“One kiss too many
And kisses lose their meaning”
Let me, this once and without condemnation,
be churlish and openly maledictory
(my poetry might be a poetry of revenge
but having the last word is often pyrrhic):
I wish for you the loneliness
you have given me. I mean by loneliness not that
common state of being alone in a crowd,
but something else, more awful.
That is not nice of me.
I’m supposed to hug my grief and grievances
to myself and like an extraordinarily
benevolent peasant woman
wish you a long life, many offspring
and a multiplicity of happinesses. I should care
for you and keep the thought of you (you
as yourself I loved) precious
no matter where you go what you do
no matter where I go what I do.
Loving you has made me bitter and not
courteous or gracious or kind.
I did not learn about tenderness, warmth and
mystic moments of burning worlds and carnal satisfactions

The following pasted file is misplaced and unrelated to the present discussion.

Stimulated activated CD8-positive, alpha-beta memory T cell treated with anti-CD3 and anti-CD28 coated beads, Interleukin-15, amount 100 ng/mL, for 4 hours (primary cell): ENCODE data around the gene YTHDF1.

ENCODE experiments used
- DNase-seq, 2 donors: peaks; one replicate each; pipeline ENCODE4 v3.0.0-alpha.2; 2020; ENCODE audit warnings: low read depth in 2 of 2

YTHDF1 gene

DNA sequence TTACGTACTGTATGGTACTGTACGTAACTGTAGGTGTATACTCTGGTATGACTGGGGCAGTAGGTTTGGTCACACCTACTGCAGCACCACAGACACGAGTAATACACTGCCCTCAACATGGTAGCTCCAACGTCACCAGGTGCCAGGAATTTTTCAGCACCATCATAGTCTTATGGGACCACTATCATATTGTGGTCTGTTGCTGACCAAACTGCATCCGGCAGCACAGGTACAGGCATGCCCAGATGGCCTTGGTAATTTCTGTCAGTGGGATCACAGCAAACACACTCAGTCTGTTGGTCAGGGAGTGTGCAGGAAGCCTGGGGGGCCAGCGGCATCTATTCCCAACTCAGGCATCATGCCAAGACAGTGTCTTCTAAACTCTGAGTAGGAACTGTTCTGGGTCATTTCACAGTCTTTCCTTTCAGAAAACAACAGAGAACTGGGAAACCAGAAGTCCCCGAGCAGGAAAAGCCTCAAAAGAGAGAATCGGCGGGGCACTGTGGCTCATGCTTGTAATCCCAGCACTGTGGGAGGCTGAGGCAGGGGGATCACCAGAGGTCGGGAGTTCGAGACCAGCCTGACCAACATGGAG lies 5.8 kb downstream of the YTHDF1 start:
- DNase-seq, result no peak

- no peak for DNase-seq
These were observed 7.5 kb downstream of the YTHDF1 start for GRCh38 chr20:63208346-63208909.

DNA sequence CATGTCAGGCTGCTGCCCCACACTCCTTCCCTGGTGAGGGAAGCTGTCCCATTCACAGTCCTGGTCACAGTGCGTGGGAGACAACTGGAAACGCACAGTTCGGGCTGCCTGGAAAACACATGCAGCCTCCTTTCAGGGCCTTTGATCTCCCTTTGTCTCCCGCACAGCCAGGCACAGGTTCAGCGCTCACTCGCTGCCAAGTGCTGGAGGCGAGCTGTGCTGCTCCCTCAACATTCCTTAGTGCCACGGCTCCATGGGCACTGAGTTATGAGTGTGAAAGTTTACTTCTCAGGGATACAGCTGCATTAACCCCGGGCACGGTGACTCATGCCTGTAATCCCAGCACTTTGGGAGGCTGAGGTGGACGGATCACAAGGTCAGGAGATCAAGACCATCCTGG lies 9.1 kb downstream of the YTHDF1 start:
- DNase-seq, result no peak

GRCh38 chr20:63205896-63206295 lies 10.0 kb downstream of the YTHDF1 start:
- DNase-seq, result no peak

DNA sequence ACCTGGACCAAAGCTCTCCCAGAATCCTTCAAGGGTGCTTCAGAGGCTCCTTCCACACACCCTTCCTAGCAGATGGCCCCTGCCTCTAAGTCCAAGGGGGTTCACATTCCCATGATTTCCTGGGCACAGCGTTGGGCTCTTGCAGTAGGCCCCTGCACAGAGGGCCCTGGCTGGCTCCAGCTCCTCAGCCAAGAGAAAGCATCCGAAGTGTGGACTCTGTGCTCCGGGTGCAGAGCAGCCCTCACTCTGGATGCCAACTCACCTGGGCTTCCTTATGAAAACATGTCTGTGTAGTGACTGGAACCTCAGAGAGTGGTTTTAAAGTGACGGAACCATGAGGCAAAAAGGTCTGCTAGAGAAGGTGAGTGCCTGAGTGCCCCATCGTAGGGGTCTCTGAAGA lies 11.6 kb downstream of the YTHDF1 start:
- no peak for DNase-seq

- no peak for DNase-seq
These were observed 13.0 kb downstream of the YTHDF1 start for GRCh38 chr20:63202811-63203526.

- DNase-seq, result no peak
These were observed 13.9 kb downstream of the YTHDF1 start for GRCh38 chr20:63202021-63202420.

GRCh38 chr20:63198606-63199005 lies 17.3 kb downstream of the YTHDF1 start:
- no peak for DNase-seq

(of which I’ve read in other people’s poetry), although in my
fantasies I know of such things well
and tried to offer you a tentative self.
I cannot suffer fools gladly and
all men are fools (like the feminist
in Miss MacIntosh, My Darling I’ll die
with forty trunks filled with bridal dresses).
I continue a petulant virago
and wish in my heart of hearts
that you will be weak, your ambitions thwarted,
and that you will be smitten with boils
until we know you not. And, unlike Job, you will not have
the integrity or wit to say
how long will you vex my soul,
and break me in pieces with words.
I bear my words and meanings are too simple,
my motives too transparent.
I will be fettered imaginatively and emotionally
if I cannot be more involved with matters other than
love has died, friendship has faded.
But because I loved you gladly
because we in a manner of speaking blew it baby
because I no longer like you
because I despise and curse you
and because I am lonely
I want to protest. I mean love’s a myth isn’t it.